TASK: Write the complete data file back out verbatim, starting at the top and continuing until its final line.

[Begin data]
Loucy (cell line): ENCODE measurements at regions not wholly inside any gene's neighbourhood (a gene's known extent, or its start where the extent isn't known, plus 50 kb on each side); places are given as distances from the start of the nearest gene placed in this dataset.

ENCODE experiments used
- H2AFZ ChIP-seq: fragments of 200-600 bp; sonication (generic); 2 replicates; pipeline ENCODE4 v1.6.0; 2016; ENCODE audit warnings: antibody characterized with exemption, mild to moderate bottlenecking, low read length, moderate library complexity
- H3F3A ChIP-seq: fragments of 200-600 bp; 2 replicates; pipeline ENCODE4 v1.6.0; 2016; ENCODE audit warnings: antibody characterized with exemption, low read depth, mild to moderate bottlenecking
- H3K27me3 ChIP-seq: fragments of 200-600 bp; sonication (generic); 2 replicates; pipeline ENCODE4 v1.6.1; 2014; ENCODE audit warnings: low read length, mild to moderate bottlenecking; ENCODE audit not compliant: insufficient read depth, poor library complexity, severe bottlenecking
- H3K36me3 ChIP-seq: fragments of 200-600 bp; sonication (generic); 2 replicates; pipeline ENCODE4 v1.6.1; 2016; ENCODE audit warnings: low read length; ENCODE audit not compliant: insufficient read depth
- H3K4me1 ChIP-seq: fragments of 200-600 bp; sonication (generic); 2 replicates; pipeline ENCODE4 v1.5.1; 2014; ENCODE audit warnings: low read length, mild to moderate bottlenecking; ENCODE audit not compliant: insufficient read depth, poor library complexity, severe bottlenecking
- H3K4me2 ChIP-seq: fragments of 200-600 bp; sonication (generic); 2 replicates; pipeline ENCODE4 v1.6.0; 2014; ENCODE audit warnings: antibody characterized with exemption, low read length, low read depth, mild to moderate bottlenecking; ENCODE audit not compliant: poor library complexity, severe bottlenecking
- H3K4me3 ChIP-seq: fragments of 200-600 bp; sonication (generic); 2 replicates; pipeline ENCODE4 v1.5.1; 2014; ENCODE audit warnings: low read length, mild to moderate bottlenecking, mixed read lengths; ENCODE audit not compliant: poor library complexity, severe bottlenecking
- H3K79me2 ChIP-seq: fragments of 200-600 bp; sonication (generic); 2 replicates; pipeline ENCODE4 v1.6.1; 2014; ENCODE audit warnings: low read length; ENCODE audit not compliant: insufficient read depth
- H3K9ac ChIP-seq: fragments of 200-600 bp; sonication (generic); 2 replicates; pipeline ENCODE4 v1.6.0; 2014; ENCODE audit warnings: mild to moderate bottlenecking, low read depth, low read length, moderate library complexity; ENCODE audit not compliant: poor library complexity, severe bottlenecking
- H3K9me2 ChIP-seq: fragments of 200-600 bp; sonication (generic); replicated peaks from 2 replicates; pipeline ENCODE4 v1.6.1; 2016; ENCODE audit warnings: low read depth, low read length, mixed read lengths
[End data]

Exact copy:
Loucy (cell line): ENCODE measurements at regions not wholly inside any gene's neighbourhood (a gene's known extent, or its start where the extent isn't known, plus 50 kb on each side); places are given as distances from the start of the nearest gene placed in this dataset.

ENCODE experiments used
- H2AFZ ChIP-seq: fragments of 200-600 bp; sonication (generic); 2 replicates; pipeline ENCODE4 v1.6.0; 2016; ENCODE audit warnings: antibody characterized with exemption, mild to moderate bottlenecking, low read length, moderate library complexity
- H3F3A ChIP-seq: fragments of 200-600 bp; 2 replicates; pipeline ENCODE4 v1.6.0; 2016; ENCODE audit warnings: antibody characterized with exemption, low read depth, mild to moderate bottlenecking
- H3K27me3 ChIP-seq: fragments of 200-600 bp; sonication (generic); 2 replicates; pipeline ENCODE4 v1.6.1; 2014; ENCODE audit warnings: low read length, mild to moderate bottlenecking; ENCODE audit not compliant: insufficient read depth, poor library complexity, severe bottlenecking
- H3K36me3 ChIP-seq: fragments of 200-600 bp; sonication (generic); 2 replicates; pipeline ENCODE4 v1.6.1; 2016; ENCODE audit warnings: low read length; ENCODE audit not compliant: insufficient read depth
- H3K4me1 ChIP-seq: fragments of 200-600 bp; sonication (generic); 2 replicates; pipeline ENCODE4 v1.5.1; 2014; ENCODE audit warnings: low read length, mild to moderate bottlenecking; ENCODE audit not compliant: insufficient read depth, poor library complexity, severe bottlenecking
- H3K4me2 ChIP-seq: fragments of 200-600 bp; sonication (generic); 2 replicates; pipeline ENCODE4 v1.6.0; 2014; ENCODE audit warnings: antibody characterized with exemption, low read length, low read depth, mild to moderate bottlenecking; ENCODE audit not compliant: poor library complexity, severe bottlenecking
- H3K4me3 ChIP-seq: fragments of 200-600 bp; sonication (generic); 2 replicates; pipeline ENCODE4 v1.5.1; 2014; ENCODE audit warnings: low read length, mild to moderate bottlenecking, mixed read lengths; ENCODE audit not compliant: poor library complexity, severe bottlenecking
- H3K79me2 ChIP-seq: fragments of 200-600 bp; sonication (generic); 2 replicates; pipeline ENCODE4 v1.6.1; 2014; ENCODE audit warnings: low read length; ENCODE audit not compliant: insufficient read depth
- H3K9ac ChIP-seq: fragments of 200-600 bp; sonication (generic); 2 replicates; pipeline ENCODE4 v1.6.0; 2014; ENCODE audit warnings: mild to moderate bottlenecking, low read depth, low read length, moderate library complexity; ENCODE audit not compliant: poor library complexity, severe bottlenecking
- H3K9me2 ChIP-seq: fragments of 200-600 bp; sonication (generic); replicated peaks from 2 replicates; pipeline ENCODE4 v1.6.1; 2016; ENCODE audit warnings: low read depth, low read length, mixed read lengths